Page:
Drake Joins ‘Free Vybz Kartel’ Movement Following Appeal Win

Drake showed Vybz Kartel love

Drake Vybz Kartel
Drake, Vybz Kartel

Drake joins in on the “Free Vybz Kartel” movement, showing his support for the incarcerated dancehall legend who scored a big legal win last month when the UK Privy Council ruled to squash his murder conviction.

If you’ve been following Drake’s decorated career over the past decade or more, you would know that he is a big fan of Vybz Kartel, and a big part of that has to do with his friendship with Popcaan. On several occasions, the Toronto rapper uttered the words “free Vybz Kartel” and even referenced the dancehall star in songs.

On Tuesday (April 2), Drake shared a photo in the studio with a T-shirt repping the dancehall star while paying homage to Kartel’s landmark album, Up 2 Di Time, released on November 18, 2003. The project birthed some of Kartel’s early hits that have since become classics, including “New Millennium,” “Sweet To The Belly,” “Why You Doing It,” “Start Well,” and “Buss It Off.”

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The white T-shirt also has the words “Free Kartel” above a photo of a painting of the artist sitting in the cloud with a female attending to him. The painting previously went viral online and received mixed reactions, with some folks saying it painted an image of Vybz Kartel as God.

Drake wasn’t always a Gazanation fan, as he was previously friends with Gullyside singer Mavado. However, the two had a falling out in the mid-2010s, reportedly over money that the rapper gave the dancehall singer to build a library in his native Cassava Piece. The library construction didn’t go as planned, and it appears that drove a wedge between them.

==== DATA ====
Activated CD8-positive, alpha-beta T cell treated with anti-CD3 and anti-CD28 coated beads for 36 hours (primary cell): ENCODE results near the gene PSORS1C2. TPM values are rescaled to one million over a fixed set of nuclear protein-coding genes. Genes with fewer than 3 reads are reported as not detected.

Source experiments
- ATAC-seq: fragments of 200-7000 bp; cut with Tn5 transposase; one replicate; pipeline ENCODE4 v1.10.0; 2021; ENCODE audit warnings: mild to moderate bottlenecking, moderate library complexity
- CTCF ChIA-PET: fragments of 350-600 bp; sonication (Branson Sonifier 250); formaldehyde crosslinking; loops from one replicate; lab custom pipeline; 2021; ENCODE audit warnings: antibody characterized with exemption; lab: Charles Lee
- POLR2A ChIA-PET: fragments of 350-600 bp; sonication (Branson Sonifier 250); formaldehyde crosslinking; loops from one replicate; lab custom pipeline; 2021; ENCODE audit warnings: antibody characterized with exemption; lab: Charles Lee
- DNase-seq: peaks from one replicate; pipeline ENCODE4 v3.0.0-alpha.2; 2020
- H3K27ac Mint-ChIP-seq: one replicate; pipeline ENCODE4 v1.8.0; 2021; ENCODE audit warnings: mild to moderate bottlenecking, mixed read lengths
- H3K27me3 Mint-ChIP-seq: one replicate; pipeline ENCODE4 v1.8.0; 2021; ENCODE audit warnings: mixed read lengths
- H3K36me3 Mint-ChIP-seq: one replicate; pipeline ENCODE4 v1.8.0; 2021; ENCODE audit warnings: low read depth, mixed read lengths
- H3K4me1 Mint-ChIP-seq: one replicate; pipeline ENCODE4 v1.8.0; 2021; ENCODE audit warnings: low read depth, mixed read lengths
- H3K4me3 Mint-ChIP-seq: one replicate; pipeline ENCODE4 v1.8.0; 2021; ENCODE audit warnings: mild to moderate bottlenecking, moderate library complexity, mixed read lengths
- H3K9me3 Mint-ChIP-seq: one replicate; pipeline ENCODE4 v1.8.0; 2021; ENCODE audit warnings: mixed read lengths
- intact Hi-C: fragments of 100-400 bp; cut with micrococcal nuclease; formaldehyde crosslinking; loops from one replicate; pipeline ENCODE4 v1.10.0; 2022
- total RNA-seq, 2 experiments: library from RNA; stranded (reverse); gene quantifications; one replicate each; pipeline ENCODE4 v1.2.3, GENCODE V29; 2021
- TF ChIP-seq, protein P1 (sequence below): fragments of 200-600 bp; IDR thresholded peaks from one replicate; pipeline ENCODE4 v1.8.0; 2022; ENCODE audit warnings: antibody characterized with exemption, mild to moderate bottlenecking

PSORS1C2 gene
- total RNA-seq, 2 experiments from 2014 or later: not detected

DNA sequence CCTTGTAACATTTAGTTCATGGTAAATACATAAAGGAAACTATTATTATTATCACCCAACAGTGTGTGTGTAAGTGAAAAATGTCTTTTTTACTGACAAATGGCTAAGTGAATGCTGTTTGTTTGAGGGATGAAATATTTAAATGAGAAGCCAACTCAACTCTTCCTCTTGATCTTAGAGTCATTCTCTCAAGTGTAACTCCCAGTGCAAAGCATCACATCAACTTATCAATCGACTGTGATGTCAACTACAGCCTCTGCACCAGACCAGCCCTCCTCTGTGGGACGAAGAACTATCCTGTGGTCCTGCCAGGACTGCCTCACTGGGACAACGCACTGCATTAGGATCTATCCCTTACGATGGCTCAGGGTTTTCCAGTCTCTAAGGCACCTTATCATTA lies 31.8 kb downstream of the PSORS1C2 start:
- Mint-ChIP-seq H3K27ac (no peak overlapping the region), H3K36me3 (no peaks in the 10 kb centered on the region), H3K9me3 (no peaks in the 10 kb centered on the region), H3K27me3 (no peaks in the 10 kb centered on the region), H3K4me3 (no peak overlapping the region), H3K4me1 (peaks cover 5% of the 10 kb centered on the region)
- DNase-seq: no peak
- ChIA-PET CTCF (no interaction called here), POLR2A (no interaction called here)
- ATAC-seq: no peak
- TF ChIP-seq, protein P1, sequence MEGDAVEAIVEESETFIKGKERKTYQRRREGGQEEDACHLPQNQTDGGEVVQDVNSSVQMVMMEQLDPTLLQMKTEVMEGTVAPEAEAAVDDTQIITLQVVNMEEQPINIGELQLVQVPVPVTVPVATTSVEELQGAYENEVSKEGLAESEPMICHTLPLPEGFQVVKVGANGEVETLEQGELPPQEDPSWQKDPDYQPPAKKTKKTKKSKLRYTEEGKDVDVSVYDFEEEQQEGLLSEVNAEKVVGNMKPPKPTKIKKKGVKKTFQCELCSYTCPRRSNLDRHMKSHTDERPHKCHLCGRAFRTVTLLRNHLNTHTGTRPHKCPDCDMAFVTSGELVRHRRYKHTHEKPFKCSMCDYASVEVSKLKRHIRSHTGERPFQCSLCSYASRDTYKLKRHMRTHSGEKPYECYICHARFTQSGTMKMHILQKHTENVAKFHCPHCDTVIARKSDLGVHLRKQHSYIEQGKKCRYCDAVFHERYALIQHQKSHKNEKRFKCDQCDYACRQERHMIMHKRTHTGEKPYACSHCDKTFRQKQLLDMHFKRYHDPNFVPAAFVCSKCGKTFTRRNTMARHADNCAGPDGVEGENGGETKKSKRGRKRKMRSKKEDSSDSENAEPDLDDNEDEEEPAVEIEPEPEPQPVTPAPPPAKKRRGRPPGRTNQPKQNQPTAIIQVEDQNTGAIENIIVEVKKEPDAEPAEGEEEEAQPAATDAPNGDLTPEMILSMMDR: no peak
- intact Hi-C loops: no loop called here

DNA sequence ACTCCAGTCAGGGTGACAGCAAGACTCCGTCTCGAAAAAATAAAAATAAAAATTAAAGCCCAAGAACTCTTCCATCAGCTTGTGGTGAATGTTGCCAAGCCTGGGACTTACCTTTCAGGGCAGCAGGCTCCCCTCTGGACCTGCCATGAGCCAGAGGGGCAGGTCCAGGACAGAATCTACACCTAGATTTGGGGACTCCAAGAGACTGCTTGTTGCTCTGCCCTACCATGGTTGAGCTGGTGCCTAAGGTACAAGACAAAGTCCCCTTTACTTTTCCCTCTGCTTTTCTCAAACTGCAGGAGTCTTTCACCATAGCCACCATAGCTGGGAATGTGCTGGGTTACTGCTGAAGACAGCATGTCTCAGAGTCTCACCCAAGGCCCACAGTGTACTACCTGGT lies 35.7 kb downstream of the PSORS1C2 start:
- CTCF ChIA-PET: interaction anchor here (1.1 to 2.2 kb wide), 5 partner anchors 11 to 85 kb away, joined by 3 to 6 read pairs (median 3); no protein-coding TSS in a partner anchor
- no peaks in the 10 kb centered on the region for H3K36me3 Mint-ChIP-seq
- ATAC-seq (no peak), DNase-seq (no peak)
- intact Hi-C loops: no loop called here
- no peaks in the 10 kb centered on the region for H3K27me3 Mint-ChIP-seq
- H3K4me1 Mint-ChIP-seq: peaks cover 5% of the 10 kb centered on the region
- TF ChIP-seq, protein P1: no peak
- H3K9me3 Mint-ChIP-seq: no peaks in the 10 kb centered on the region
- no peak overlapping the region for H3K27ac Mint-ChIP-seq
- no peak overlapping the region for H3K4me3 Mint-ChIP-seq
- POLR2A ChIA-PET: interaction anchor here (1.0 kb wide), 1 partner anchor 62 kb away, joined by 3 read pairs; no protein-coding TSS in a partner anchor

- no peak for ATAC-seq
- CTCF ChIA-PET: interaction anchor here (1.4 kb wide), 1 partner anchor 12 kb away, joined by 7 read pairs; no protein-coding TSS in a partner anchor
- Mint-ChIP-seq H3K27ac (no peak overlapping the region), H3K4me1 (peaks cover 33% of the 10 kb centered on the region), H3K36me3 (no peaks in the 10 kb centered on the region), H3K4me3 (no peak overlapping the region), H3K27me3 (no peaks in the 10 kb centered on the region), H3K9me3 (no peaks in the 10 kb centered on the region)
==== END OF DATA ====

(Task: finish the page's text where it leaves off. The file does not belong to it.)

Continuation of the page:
In 2020, Drake and Mavado also had a little beef, spawning diss songs on both sides. On Drizzy’s song “Only You Freestyle,” he raps, “Link PopSkull in Gaza, but not that Gaza, but still it’s a mazza/ N***as want peace like Cassava/ But we let bridge dem burn like grabba,” seemingly referencing Mavado’s hometown, Cassava Piece.

Mavado quickly clapped back in his song “Enemy Line,” in which he sings, “Bout bun mi place do you best mi case bullet to yuh face and nuh bwoy cant resuscitate / Dem haffi charge me for murder or aggravate, every blood**t gun contaminate.”

Mavado also warned the 6 God that he had no power in Dancehall and stated that he was the one who introduced the rapper to the Jamaican music scene. “Suh yuh wa be like wi, and try style the thing,” Vado said. “Remember this Dancehall a mi play ground, Dancehall is my job. I’ve been a superstar over 15yrs and created countless hit songs in my genre while developing my unique singjay style of which The new generation is all about today solidifying the craft.”

Drake never responds to Mavado’s diss song and instead continues to show love to Vybz Kartel, Vado’s musical enemy.